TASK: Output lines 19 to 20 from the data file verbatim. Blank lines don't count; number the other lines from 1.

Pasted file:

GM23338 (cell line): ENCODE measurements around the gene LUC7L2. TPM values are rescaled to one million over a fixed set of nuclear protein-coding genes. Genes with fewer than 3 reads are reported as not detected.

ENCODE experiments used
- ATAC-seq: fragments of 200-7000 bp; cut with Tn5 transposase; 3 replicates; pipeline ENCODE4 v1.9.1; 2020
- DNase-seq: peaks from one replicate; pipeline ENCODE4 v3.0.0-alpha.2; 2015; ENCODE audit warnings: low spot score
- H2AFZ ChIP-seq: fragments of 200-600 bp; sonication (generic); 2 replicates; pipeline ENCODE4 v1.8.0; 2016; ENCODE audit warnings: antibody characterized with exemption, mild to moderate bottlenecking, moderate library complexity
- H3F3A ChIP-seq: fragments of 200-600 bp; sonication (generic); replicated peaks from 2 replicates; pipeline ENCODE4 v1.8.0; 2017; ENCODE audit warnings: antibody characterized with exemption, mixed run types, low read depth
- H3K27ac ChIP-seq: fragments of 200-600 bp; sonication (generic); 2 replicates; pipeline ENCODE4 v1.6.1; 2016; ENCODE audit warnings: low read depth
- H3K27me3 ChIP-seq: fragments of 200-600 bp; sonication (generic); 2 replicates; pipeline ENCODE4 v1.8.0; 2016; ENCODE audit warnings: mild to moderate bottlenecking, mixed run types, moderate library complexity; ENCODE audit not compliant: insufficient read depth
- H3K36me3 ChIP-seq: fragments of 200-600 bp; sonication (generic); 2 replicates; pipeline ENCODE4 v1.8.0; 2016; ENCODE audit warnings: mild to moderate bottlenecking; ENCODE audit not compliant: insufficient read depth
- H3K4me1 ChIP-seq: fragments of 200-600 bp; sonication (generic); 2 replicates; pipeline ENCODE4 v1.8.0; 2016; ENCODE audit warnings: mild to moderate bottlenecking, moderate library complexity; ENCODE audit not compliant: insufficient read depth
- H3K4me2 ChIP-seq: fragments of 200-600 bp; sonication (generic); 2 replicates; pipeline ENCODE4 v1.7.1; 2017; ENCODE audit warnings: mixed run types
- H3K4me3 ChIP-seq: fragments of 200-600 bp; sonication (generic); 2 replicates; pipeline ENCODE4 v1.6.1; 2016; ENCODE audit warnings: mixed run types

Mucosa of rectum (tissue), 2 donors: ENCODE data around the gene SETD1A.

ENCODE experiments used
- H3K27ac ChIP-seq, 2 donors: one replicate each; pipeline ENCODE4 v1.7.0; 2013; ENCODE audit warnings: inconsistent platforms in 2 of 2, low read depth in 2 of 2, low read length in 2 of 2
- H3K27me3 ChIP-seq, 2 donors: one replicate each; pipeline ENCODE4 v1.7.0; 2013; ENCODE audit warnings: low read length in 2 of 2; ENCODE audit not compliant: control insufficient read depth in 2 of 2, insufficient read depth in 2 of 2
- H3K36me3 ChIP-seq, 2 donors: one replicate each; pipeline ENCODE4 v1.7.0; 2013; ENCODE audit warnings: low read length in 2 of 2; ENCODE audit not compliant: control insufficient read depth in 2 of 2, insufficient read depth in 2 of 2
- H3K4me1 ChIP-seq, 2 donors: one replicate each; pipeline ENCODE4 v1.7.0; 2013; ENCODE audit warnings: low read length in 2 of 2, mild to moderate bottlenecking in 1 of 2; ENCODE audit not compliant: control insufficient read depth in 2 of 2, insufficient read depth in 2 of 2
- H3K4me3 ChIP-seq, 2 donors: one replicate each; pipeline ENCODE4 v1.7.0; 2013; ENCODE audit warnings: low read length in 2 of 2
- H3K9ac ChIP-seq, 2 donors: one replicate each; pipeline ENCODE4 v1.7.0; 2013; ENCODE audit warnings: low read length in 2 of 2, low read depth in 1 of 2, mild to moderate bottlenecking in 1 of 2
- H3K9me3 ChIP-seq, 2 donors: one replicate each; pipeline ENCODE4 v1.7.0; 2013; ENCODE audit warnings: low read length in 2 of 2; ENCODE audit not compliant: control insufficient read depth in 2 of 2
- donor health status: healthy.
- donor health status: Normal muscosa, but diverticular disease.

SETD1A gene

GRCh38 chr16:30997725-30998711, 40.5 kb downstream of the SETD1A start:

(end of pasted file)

- H3K4me3 ChIP-seq, 2 donors: one replicate each; pipeline ENCODE4 v1.7.0; 2013; ENCODE audit warnings: low read length in 2 of 2
- H3K9ac ChIP-seq, 2 donors: one replicate each; pipeline ENCODE4 v1.7.0; 2013; ENCODE audit warnings: low read length in 2 of 2, low read depth in 1 of 2, mild to moderate bottlenecking in 1 of 2